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Improving In Transit and In Situ Analysis and Visualization

Improving In Transit and In Situ Analysis and Visualization ORNL Computer Science and Mathematics
By leveraging the enhanced data management capabilities of ADIOS 2.X and newly added Sensei control logic in Sensei 3.2, the optimized case on the right substantially improves performance compared to the earlier default approach. (Image Credit B. Loring)

Achievement

In collaboration with LBNL and ANL staff, we developed a new model of metadata for supporting efficient movement of scientific data between two parallel codes that are of different size. With the release of SENSEI 3.2, ADIOS technology led by an ORNL team has been incorporated as a reference implementation for this new capability.

Significance and Impact

This work enables right-sizing of resources used for analysis and visualization components, so that resources are not wasted on the producer or consumer side.

Research Details

  • Mapping initial ADIOS 1.X schema into the new ADIOS 2.X API
  • Used the many available ADIOS engines to test different strategies for in transit communication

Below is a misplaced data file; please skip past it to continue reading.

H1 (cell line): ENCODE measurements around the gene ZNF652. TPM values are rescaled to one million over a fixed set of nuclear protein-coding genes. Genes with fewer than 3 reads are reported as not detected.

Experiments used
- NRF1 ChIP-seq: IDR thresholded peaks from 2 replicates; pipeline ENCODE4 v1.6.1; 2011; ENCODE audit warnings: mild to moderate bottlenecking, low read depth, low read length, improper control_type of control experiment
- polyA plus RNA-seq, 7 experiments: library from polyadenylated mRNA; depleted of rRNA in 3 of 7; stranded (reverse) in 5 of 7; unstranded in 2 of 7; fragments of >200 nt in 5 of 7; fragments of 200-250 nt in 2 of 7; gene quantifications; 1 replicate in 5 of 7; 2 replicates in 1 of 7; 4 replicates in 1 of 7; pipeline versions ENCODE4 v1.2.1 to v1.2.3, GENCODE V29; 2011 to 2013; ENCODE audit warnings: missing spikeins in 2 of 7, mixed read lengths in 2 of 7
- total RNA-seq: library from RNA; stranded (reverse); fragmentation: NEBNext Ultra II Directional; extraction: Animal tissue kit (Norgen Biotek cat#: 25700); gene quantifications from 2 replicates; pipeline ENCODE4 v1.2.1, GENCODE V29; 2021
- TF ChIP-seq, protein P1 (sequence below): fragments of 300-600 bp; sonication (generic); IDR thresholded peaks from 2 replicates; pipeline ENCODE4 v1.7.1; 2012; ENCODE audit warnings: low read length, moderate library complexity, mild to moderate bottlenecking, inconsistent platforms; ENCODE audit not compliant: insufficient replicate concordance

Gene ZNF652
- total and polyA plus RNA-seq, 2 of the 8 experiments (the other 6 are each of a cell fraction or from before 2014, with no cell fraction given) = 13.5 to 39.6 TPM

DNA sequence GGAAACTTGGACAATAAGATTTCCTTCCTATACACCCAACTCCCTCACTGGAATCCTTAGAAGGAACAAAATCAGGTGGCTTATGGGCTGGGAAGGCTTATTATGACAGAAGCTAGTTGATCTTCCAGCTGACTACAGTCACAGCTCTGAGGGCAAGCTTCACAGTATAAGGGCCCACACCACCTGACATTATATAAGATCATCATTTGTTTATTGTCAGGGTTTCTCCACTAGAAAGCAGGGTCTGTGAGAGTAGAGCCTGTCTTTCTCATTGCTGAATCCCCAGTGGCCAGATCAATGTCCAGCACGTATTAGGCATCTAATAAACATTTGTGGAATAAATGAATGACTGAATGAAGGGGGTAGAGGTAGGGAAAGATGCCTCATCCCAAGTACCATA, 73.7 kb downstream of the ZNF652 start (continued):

• Leveraged ADIOS 2.5 capabilities to support AMR science codes.

Overview

In an in transit setting, a parallel data producer, such as a numerical simulation, runs on one set of ranks M, while a data consumer, such as a parallel visualization application, runs on a different set of ranks N. One of the central challenges in this in transit setting is to determine the mapping of data from the set of M producer ranks to the set of N consumer ranks. This is a challenging problem for several reasons, such as the producer and consumer codes potentially having different scaling characteristics and different data models. The resulting mapping from M to N ranks can have a significant impact on aggregate application performance. In this work, we present an approach for performing this M-to-N mapping in a way that has broad applicability across a diversity of data producer and consumer applications. We evaluate its design and performance with a study that runs at high concurrency on a modern HPC platform. By leveraging design characteristics, which facilitate an “intelligent” mapping from M-to-N, we observe significant performance gains are possible in terms of several different metrics, including time-to-solution and amount of data moved.

Last Updated: July 30, 2020 - 2:19 pm